such ordination. Unfortunately we have not the reply to
the above letter. However, in a subsequent Latin letter
Rudman seems to have set his doubts at rest and removed
all scruples from the mind of the German Pietist on the

Dominie Abelius. 55

In his letter, dated October 4, 1703, Dominie Rudman
writes :

"Episcopal authority for consecrating churches, ordain-
ing, etc., has been granted me unreservedly by the bishop,
especially with reference to a contingency such as this.
This was done previously in Pennsylvania among the
Swedes by Rev. Laurentius Lock,'' who ordaind Avelius "
there, etc. Besides you know that in Holland, Lutherans
have no bishop, and are, therefore, inducted into the min-
istry by the vote of the presbyters. You should have no
doubt whatever, therefore, concerning the fact of which I
assure you, that, if you prefer to be subject to his protec-
tion and promotion, the Bishop of Sweden, as I certainly
know will transmit his confirmation."

Falckner's answer to this letter was evidently his consent
to receive the Swedish ordination and take charge of Rud-
man's flock in New York under certain conditions.

"Dom. Lars, Carlson Lock (Lockenius) came to America in time of
Gov. Printz, about 1648, d. 16SS. He served the congregation at Chris-
tina and Tinicum for about forty years.

"From the above note it would appear that there was a Lutheran ordi-
nation in Pennsylvania before that of Justus Falckner. There is, how-
ever, no record of any such ceremony having ever taken place. The only
mention of an ordination on the Delaware by another presb3rter is this allu-
sion in Dom. Rudman's letter, which the latter evidently learned from
hearsay. Dom. Lock died twelve years before Rudman's arrival in Amer-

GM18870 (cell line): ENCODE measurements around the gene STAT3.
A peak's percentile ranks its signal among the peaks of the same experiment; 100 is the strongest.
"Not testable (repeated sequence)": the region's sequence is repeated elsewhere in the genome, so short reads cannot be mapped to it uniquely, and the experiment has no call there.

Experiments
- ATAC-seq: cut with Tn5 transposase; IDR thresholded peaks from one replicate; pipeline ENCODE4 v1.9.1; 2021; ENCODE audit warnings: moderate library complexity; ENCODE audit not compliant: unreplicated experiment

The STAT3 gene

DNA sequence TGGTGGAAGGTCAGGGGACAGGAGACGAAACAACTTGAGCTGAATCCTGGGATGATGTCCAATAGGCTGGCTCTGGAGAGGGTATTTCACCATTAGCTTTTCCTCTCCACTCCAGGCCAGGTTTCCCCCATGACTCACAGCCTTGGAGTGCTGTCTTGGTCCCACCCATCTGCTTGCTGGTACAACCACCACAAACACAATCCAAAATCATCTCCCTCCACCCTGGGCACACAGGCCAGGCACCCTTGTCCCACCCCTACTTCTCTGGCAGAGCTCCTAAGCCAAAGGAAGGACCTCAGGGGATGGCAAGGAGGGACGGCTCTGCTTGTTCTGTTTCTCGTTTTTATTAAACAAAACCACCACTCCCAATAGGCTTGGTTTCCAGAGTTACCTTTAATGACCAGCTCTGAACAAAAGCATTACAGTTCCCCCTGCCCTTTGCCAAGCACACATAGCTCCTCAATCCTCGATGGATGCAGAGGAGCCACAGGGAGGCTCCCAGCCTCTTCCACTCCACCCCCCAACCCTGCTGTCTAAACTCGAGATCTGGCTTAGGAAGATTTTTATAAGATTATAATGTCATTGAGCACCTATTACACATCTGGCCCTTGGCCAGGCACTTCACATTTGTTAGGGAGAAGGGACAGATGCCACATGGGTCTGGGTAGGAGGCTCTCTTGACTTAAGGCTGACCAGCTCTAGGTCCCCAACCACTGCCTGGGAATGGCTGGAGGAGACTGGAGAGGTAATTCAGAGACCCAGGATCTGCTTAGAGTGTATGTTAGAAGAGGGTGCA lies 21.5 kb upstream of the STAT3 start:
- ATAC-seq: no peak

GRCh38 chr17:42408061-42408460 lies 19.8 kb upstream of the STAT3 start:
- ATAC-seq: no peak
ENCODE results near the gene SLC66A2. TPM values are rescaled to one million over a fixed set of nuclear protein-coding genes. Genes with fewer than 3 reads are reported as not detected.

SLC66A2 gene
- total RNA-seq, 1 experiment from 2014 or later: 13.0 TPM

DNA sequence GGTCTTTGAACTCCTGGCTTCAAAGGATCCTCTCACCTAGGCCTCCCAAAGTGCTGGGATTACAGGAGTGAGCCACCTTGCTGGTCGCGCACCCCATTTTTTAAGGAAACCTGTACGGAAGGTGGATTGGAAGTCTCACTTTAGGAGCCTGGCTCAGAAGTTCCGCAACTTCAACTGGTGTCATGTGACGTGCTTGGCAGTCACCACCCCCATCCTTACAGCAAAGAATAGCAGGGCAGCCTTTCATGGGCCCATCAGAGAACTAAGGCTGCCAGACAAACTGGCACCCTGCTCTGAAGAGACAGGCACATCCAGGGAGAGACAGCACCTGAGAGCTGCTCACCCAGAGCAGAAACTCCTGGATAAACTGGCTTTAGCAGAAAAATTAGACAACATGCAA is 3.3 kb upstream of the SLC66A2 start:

ica. The person to whom the allusion reien, Avelius, was a Dutch student
by the name of Abelius Zetskoorn, also written Selskoorn, who came to this
country and for a time performed divine service at Sandhook. He went to
Manhattan with a recommendation to the Lutheran Congregation at that
place. Governor General Stuyvesant, to get rid of him, sent him to Dom-
inie Lars Lochenius on the Delaware, where it appears that he taught
school, took upon himself to baptize children, and on Whitsuntide 1663
was permitted to preach a sermon at Tinicum. Shortly afterwards he re-
turned to New York, where he appears to have ministered to the Dutch
Lutherans and appears in the records as Dominie Abelius. Dom. Berken-
meyer in his list of Lutheran pastors of Manhattan mentions him as Goet-
water's successor.


Dominie Justus Falckner.

%m \





Admonition from Dominie Biorck. 57

The church council at New York, under date of Octo-
ber 27, 1703, wrote him to come to New York and preach
a trial sermon. This was followed three days later by a
formal call from the congregation to serve them as pastor.

Justus Falckner acknowledged both letters under date of
November 3, 1703, accepting the call, but refused to come
on and preach a trial sermon. As the congregation did
not insist upon the trial sermon, Dominie Rudman forth-
with made arrangements to sever his connection with his
New York charge and returned to Philadelphia to complete
his arrangements for the proposed ordination at Gloria Dei
at Wicacoa.

In the meantime, while Justus Falckner was preparing
himself for his new position, he received the following
letter from Magister Biorck, the Swedish pastor at Holy
Trinity Church (Wilmington). It was dated Christiana,
Nov. 19, 1703 :

" Since the Omniscient has known best how to direct

your resistance and departure to a good end, and to the
welfare of many, as is now apparent, by permitting you,
indeed, to come hither to this American desert, not to carry